So 'D' is controlled by NLS_TERRITORY and the TO_CHAR function can only handle NLS_DATE_LANGUAGE.

          So it looks like ALTER SESSION is your only way out here.
          • 2. Re: Day of week (1-7) and NLS settings
            Hoek
            Great! - But I don't like to alter session like this
            Well, you could always
            SQL> select t.value
              2  ,      case 
              3            when t.value != 'DENMARK' 
              4            then to_char(sysdate-1, 'd')
              5            else to_char(sysdate, 'd')
              6         end
              7  from   nls_session_parameters t
              8  where  t.parameter = 'NLS_TERRITORY';
            
            VALUE                                    C
            ---------------------------------------- -
            AMERICA                                  1
            ;)
            • 3. Re: Day of week (1-7) and NLS settings
              Peter Gjelstrup
              Thanks Centinul,

              Did not read far enough. It is even clearer in the 11.2 reference where it for D element says
              Day of week (1-7). This element depends on the NLS territory of the session.
              In 10.2 reference it is just
              Day of week (1-7).
              @Hoek, wouldn't that be great, but unfortunately it can be all sorts of things "Around here" not all are Danish ;)


              I have decided to use to_char( , 'day', 'nls_language='), instead and then sniff for saturday/sunday.


              Thanks
              Peter
              • 4. Re: Day of week (1-7) and NLS settings
                MichaelS
                Maybe
                SQL> select case to_char (sysdate, 'FmDay', 'nls_date_language=english')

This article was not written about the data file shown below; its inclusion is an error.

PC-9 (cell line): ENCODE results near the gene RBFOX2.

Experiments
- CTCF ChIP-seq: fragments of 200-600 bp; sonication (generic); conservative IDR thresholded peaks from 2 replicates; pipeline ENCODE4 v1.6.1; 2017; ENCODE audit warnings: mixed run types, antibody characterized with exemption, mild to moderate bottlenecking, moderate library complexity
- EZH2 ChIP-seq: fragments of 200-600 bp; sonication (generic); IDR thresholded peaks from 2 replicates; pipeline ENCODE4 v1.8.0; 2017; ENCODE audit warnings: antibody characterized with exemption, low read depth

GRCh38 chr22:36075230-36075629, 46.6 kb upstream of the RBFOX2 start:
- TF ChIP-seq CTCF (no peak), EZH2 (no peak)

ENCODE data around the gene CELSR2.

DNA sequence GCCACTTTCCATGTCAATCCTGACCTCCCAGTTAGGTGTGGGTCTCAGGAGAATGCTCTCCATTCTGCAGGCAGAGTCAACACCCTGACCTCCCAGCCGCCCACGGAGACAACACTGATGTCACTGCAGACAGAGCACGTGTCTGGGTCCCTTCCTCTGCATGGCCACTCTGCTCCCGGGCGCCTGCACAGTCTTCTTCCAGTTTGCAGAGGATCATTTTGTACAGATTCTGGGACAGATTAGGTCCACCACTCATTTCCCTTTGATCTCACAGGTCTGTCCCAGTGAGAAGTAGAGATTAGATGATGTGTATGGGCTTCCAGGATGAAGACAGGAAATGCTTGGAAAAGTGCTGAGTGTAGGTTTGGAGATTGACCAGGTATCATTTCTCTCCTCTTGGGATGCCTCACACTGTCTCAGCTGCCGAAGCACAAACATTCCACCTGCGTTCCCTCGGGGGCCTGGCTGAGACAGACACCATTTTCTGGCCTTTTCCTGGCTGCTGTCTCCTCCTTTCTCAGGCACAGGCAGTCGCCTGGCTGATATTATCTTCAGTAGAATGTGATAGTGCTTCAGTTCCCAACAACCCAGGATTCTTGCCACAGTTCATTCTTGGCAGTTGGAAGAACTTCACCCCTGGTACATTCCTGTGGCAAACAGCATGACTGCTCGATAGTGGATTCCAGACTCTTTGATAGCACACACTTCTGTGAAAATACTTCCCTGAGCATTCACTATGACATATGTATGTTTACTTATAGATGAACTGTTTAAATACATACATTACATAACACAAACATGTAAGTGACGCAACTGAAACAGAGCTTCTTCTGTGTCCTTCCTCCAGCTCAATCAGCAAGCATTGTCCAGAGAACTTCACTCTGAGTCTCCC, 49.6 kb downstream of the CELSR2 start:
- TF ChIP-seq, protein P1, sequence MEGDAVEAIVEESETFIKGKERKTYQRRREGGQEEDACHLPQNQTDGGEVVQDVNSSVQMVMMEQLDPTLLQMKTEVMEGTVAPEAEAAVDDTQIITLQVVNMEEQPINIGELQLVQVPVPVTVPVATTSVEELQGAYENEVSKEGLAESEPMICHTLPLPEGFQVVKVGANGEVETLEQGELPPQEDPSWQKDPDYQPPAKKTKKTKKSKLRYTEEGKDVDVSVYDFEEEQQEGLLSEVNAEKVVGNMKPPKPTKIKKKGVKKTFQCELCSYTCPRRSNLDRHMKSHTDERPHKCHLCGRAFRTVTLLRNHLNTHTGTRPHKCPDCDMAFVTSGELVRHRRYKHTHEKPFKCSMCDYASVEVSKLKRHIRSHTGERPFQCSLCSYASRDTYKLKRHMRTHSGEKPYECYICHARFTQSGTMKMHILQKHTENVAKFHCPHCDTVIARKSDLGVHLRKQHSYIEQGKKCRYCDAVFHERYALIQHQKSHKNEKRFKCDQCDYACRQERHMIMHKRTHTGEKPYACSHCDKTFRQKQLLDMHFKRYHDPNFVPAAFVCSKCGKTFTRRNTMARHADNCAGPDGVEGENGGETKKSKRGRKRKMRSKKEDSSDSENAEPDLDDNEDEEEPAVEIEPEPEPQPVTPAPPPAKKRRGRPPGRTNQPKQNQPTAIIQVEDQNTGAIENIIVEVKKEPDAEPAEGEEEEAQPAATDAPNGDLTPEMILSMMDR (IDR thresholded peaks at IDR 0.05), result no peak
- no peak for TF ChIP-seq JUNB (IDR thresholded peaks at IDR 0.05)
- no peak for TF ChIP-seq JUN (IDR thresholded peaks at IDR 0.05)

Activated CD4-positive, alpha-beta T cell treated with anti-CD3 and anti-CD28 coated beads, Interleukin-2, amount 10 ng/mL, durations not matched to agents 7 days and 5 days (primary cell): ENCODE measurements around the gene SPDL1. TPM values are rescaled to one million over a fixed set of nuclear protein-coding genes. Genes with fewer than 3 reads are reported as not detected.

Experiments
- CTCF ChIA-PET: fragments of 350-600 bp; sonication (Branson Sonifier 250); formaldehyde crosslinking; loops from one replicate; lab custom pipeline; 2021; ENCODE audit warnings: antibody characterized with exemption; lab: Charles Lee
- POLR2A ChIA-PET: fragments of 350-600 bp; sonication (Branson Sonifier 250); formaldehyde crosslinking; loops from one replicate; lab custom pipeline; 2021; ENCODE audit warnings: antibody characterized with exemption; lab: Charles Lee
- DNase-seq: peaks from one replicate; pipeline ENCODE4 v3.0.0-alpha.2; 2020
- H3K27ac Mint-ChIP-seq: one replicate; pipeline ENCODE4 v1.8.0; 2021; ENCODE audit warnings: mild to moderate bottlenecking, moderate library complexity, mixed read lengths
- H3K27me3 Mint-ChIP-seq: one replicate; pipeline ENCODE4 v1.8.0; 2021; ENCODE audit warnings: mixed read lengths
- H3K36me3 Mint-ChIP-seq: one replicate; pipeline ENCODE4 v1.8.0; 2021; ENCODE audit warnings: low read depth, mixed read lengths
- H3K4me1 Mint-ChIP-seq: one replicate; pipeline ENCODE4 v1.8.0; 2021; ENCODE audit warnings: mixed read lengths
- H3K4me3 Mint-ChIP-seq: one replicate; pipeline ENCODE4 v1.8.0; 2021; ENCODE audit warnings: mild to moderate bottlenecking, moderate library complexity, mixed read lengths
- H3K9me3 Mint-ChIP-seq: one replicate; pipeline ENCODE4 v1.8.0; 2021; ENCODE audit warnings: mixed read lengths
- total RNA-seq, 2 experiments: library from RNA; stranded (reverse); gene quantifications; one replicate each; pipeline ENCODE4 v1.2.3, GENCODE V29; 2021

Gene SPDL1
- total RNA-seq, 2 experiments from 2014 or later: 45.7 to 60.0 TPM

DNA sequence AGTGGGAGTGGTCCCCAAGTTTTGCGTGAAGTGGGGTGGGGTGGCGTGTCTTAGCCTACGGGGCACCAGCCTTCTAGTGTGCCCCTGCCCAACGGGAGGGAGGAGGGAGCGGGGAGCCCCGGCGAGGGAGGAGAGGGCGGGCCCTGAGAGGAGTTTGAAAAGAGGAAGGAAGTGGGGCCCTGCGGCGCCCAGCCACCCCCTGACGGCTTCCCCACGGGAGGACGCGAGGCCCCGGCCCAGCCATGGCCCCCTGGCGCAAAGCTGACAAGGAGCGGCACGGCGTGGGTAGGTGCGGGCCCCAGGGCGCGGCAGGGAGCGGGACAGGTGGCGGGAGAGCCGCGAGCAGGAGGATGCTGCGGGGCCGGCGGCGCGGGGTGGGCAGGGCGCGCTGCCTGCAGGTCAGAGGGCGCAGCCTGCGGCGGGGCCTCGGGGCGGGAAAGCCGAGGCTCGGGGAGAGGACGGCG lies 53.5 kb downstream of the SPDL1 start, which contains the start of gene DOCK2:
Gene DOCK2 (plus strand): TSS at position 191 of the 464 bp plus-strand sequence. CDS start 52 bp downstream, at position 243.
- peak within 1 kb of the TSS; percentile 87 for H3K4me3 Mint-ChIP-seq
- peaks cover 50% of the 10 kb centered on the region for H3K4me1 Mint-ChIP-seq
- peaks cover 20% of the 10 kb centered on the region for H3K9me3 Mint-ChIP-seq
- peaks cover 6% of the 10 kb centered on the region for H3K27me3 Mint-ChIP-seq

when 'Monday' then 1
                          when 'Tuesday' then 2
                          when 'Wednesday' then 3
                          when 'Thursday' then 4
                          when 'Friday' then 5
                          when 'Saturday' then 6
                          when 'sunday' then 7
                       end d
                  from dual
                /
                         D
                ----------
                         1
                1 row selected.
                • 5. Re: Day of week (1-7) and NLS settings
                  Frank Kulash
                  Hi, Peter,

                  What is the problem?
                  Do you just want an expression that, given a DATE, will return an integer (1 for Monday, ..., 7 for Sunday), independent of NLS settings?
                  If so:
                  1 + TRUNC (dt)
                    - TRUNC (dt, 'IW')
                  • 6. Re: Day of week (1-7) and NLS settings
                    Peter Gjelstrup
                    return an integer (1 for Monday, ..., 7 for Sunday), independent of NLS settings?
                    That's right Frank,

                    and cool, thank you!

                    @Michaels, thanks for reminding me about fill mode, which I of course forgot about it

                    Regards
                    Peter